Thanks to the Internet of Thing (IoT), inanimate objects such as machines and devices can communicate with each other in the same way humans do. While this technology is making mines safer than ever before, it has also opened new doors for hackers and competitors to break into company data and access confidential operational information. According to Softpedia, 22 mining companies reported 17 major cyber-attacks between 2010 and 2016 including Rio Tinto, BHP Billiton and Fortescue Metal Groups.

Mexican companies are also starting to be concerned as Fresnillo, the biggest producer of silver in the world and the largest producer of gold in Mexico, announced cybersecurity is one of the top 10 risks the company faces in its 2017 assessment. “As a mining company, we may be under threat of cyber-attacks from a broad set of attacker groups, from hacktivists and hostile regimes to organized criminals,” the company said in its annual report.  “Certain groups may also attempt to exploit vulnerabilities, created by the industry’s heavy reliance on operational automated systems and IT.”

A Promising Solution

But the creation of cryptocurrencies through blockchain could provide a solution and the mining industry is quickly becoming one of the earliest adopters. According to Shabir Ahmed, Mining Industry Advisor at SAP Africa in his report, Leveraging Blockchain to Revolutionize the Mining Industry, blockchain was introduced in 2008 through the release of bitcoins but the industry discovered that it had potential to be used outside financial services and government. Investopedia explains that it works as a digital ledger that distributes information through a synchronized network in multiple sites or institutions. These transactions can have administrators that are automatically notified when a change is made or a new movement occurs without the need for a third party.

Blockchains may be the underlying technology of cryptocurrencies, but Ahmed explains that it has many benefits to offer the mining industry such as the automated registration of mineral rights and the implementation of a cargo hire process that works in an “Uber-like” manner. It can also encrypt data being generated by IoT and automatically execute contracts for the procurement of everyday processes such as tires and diesel.

While it can greatly protect companies from cyberattacks and facilitate processes, it also has the added bonus of improving the transparency of the industry. This is a particular priority as consumers and countries are starting to create requirements for companies not only to disclose the source of their materials but are also increasingly demanding ethical supply chains.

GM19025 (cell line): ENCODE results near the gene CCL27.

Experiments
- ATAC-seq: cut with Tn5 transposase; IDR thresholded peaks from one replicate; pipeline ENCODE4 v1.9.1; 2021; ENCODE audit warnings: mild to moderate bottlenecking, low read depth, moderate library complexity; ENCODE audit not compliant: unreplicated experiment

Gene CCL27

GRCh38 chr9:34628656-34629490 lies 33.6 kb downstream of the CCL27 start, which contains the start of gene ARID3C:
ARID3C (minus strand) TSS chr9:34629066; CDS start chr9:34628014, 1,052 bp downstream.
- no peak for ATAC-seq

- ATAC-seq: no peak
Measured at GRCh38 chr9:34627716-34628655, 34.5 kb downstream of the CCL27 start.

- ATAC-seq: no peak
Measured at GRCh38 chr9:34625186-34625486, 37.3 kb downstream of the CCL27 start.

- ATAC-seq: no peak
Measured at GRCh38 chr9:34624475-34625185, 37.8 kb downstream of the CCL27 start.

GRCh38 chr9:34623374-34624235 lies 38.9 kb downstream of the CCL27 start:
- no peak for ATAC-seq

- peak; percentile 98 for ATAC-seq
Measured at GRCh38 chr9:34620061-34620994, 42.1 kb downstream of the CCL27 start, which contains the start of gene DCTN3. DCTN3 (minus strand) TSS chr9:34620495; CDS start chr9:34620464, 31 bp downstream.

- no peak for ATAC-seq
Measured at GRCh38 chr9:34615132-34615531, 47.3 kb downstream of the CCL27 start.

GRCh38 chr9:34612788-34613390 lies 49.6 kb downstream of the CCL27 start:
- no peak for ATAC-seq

Innovation in Mining

Considering the obligations that mining companies have to meet in the 21st century, De Beers Group, a company that provides one third of the global supply of diamonds, has decided to lead the way by developing the first blockchain platform of the diamond industry called Tracr.

After months of research and development, the company finally announced in May 2018 that it had successfully tracked a 100 high-value diamonds from extraction to the retail and expects to open the platform to the public later in the year. “When fully operational, Tracr will provide consumers with confidence that registered diamonds are natural and conflict-free, improve visibility and trust within the industry and enhance efficiencies across the diamond value chain,” the company reported on its website. Another case of mineral tracing is Gemfields’ partnership with  Gübelin Gem Lab to place nanoparticles in all Kagem Mine emeralds to improve levels of transparency, reported Mining Review.

If proven successful, the use of blockchain could easily spread to other segments of the mining industry and additional initiatives have already been put in place for the gold market. The London Bullion Market Association (LBMA), which is in charge of the world’s largest spot gold market,  announced in January 2018 that it seeks blockchain proposals to prevent finance terrorism, money laundering and avoid conflict minerals, reported Kitco. “Blockchain cannot be ignored,” stated Sakhila Mirza, Executive Board Director of the LBMA in an interview. “Let’s understand how it can help us today and address the risks that impact the precious metals market.”

The Next Step for Mining

Although the incorporation of blockchain is a sign of openness in the industry to using new tools, the mining sector still has a long way to go, according to Bruno Juanes, Chief Innovation Officer at Deloitte Consulting Group.  “The marriage between mining and technology companies is in its infancy,” he said in an interview with Mexico Mining Review.

But as technology continues to permeate mine operations, a whole new universe of possibilities will become available for the industry.  “Blockchain, an important new development, could allow tokens for underground gold to be created to serve as currency, bypassing the need to mine it at all,” said Philip Hopwood, Global Mining Leader at Deloitte. “And virtual mining and simplified supply chains could derive from this. The pace of technological innovation just continues to pick up.”

 
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